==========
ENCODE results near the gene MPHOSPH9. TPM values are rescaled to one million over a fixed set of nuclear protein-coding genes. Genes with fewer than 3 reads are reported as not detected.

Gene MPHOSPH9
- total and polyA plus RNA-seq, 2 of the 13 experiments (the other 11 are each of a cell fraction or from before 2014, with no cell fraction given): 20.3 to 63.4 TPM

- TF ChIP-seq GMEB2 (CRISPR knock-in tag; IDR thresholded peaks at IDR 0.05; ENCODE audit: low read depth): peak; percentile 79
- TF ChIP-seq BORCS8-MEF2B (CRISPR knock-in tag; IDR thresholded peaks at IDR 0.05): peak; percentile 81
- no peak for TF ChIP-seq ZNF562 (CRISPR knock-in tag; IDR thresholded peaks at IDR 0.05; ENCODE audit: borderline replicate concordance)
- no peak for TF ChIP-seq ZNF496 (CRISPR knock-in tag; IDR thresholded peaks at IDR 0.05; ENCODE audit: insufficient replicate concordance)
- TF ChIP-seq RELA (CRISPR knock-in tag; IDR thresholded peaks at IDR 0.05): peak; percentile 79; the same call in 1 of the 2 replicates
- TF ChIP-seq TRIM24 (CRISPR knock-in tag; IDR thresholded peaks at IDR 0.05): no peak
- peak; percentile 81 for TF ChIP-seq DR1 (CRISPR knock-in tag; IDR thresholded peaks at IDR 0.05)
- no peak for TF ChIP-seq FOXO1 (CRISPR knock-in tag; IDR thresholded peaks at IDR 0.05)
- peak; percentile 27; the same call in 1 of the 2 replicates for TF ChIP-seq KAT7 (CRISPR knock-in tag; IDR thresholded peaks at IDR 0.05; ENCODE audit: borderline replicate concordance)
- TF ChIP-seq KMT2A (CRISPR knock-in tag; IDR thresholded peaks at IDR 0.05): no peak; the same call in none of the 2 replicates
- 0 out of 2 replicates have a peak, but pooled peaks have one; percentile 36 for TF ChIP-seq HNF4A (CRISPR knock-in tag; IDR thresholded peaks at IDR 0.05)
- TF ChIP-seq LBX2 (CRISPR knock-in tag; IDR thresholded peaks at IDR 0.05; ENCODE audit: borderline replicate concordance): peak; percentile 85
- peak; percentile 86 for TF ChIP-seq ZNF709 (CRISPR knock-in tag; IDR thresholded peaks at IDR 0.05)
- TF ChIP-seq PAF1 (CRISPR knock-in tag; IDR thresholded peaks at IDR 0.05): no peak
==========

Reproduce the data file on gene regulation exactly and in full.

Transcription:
ENCODE results near the gene MPHOSPH9. TPM values are rescaled to one million over a fixed set of nuclear protein-coding genes. Genes with fewer than 3 reads are reported as not detected.

Gene MPHOSPH9
- total and polyA plus RNA-seq, 2 of the 13 experiments (the other 11 are each of a cell fraction or from before 2014, with no cell fraction given): 20.3 to 63.4 TPM

- TF ChIP-seq GMEB2 (CRISPR knock-in tag; IDR thresholded peaks at IDR 0.05; ENCODE audit: low read depth): peak; percentile 79
- TF ChIP-seq BORCS8-MEF2B (CRISPR knock-in tag; IDR thresholded peaks at IDR 0.05): peak; percentile 81
- no peak for TF ChIP-seq ZNF562 (CRISPR knock-in tag; IDR thresholded peaks at IDR 0.05; ENCODE audit: borderline replicate concordance)
- no peak for TF ChIP-seq ZNF496 (CRISPR knock-in tag; IDR thresholded peaks at IDR 0.05; ENCODE audit: insufficient replicate concordance)
- TF ChIP-seq RELA (CRISPR knock-in tag; IDR thresholded peaks at IDR 0.05): peak; percentile 79; the same call in 1 of the 2 replicates
- TF ChIP-seq TRIM24 (CRISPR knock-in tag; IDR thresholded peaks at IDR 0.05): no peak
- peak; percentile 81 for TF ChIP-seq DR1 (CRISPR knock-in tag; IDR thresholded peaks at IDR 0.05)
- no peak for TF ChIP-seq FOXO1 (CRISPR knock-in tag; IDR thresholded peaks at IDR 0.05)
- peak; percentile 27; the same call in 1 of the 2 replicates for TF ChIP-seq KAT7 (CRISPR knock-in tag; IDR thresholded peaks at IDR 0.05; ENCODE audit: borderline replicate concordance)
- TF ChIP-seq KMT2A (CRISPR knock-in tag; IDR thresholded peaks at IDR 0.05): no peak; the same call in none of the 2 replicates
- 0 out of 2 replicates have a peak, but pooled peaks have one; percentile 36 for TF ChIP-seq HNF4A (CRISPR knock-in tag; IDR thresholded peaks at IDR 0.05)
- TF ChIP-seq LBX2 (CRISPR knock-in tag; IDR thresholded peaks at IDR 0.05; ENCODE audit: borderline replicate concordance): peak; percentile 85
- peak; percentile 86 for TF ChIP-seq ZNF709 (CRISPR knock-in tag; IDR thresholded peaks at IDR 0.05)
- TF ChIP-seq PAF1 (CRISPR knock-in tag; IDR thresholded peaks at IDR 0.05): no peak